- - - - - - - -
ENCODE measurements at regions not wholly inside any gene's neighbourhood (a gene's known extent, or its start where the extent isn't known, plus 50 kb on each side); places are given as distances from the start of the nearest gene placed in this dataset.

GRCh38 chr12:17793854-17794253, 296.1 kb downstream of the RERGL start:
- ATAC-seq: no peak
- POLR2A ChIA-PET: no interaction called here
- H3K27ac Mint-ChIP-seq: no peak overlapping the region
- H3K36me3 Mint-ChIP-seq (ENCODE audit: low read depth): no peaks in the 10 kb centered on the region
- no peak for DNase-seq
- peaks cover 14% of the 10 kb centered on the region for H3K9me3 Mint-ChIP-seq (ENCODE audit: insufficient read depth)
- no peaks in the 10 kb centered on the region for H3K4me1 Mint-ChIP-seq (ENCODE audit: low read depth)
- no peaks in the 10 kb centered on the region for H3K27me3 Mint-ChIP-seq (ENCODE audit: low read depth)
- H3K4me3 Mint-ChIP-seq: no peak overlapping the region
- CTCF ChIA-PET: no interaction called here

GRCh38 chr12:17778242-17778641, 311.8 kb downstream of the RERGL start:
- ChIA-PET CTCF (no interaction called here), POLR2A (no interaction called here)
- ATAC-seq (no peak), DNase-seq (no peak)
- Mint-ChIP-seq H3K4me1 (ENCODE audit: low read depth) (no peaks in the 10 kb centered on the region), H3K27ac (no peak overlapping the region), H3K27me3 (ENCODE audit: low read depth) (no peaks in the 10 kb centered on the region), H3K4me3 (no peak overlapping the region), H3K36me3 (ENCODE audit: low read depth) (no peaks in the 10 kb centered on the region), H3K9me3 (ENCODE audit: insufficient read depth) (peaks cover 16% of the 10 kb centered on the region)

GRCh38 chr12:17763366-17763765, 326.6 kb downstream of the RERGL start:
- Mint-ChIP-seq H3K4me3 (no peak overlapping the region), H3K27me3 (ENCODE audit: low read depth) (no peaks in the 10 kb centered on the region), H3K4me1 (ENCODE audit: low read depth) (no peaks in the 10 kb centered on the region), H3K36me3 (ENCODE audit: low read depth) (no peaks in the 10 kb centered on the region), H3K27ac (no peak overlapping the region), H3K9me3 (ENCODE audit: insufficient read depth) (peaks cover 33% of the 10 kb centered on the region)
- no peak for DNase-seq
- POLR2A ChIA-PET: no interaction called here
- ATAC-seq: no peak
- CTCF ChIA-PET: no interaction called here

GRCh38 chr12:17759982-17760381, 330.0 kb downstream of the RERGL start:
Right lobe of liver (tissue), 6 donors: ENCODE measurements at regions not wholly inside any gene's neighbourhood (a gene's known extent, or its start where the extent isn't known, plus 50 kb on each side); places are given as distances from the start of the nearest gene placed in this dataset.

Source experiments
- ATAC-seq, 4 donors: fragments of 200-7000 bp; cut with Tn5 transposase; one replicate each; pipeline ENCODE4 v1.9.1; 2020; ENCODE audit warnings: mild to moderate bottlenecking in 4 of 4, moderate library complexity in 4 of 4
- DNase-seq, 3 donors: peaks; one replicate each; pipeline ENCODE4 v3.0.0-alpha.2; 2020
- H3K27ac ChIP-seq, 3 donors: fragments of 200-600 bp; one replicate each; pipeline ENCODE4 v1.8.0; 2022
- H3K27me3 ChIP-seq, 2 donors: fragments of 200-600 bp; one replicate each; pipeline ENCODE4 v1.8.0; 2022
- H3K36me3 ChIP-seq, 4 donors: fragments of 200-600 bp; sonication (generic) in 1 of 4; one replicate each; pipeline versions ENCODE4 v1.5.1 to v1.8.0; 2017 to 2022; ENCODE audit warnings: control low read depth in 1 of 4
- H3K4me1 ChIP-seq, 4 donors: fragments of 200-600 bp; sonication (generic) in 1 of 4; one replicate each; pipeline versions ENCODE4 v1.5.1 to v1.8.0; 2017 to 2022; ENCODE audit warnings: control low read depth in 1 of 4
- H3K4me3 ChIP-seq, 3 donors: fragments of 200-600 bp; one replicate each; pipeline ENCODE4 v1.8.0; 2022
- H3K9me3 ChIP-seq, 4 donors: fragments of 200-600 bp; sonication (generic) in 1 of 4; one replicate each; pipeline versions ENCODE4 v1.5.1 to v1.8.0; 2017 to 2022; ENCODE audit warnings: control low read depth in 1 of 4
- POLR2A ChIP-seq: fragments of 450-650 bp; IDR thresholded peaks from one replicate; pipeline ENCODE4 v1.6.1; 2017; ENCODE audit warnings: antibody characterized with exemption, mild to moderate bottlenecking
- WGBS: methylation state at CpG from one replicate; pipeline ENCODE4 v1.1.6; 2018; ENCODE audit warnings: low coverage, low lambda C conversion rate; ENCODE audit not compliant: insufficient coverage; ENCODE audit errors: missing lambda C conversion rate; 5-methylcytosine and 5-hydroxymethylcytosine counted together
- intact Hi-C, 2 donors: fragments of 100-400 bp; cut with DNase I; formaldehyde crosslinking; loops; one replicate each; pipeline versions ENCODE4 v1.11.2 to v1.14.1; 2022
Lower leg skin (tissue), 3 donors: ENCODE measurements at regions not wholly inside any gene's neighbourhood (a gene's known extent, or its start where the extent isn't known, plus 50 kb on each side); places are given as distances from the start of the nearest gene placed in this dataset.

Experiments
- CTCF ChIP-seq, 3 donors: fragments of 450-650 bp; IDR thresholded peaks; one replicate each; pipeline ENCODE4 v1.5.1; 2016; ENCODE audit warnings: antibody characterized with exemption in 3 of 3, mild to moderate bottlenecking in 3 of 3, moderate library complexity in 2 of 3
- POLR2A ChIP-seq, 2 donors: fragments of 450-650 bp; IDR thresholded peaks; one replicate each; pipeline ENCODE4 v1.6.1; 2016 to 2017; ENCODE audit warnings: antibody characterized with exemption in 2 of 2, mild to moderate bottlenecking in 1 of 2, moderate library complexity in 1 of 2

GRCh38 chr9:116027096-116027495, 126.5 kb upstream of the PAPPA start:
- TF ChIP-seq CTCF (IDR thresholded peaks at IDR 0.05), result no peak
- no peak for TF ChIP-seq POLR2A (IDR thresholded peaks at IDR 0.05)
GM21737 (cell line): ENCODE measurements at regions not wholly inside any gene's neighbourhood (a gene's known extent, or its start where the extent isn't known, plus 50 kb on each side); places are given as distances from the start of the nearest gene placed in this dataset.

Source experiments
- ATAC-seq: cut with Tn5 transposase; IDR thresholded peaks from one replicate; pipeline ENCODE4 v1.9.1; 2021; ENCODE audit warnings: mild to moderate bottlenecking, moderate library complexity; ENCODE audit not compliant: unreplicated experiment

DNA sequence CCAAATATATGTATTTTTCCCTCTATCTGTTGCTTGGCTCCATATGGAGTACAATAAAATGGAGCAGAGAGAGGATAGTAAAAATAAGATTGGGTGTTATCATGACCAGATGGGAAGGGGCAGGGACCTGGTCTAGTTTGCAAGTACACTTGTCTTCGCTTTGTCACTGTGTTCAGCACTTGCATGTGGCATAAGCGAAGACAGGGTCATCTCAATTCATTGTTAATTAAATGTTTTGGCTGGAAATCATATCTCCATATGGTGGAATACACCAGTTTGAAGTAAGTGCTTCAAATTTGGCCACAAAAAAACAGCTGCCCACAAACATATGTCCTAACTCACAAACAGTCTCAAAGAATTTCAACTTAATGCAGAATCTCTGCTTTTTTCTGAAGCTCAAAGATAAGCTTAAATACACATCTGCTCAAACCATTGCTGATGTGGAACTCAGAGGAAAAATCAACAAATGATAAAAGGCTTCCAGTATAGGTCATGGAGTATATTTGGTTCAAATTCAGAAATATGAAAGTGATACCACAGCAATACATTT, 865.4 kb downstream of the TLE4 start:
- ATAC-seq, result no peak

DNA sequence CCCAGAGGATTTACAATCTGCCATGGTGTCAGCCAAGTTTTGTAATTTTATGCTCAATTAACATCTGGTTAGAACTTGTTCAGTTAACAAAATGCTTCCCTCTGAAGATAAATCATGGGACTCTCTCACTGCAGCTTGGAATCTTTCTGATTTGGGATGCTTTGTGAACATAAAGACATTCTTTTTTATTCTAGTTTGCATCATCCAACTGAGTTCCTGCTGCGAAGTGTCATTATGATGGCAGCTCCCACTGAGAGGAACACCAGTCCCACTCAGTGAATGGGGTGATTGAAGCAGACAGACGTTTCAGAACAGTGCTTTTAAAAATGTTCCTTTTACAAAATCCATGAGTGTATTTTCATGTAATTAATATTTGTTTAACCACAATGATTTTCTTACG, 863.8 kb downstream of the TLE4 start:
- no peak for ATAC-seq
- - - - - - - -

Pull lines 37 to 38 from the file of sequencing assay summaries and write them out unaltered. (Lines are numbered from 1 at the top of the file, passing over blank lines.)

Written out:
Lower leg skin (tissue), 3 donors: ENCODE measurements at regions not wholly inside any gene's neighbourhood (a gene's known extent, or its start where the extent isn't known, plus 50 kb on each side); places are given as distances from the start of the nearest gene placed in this dataset.

Experiments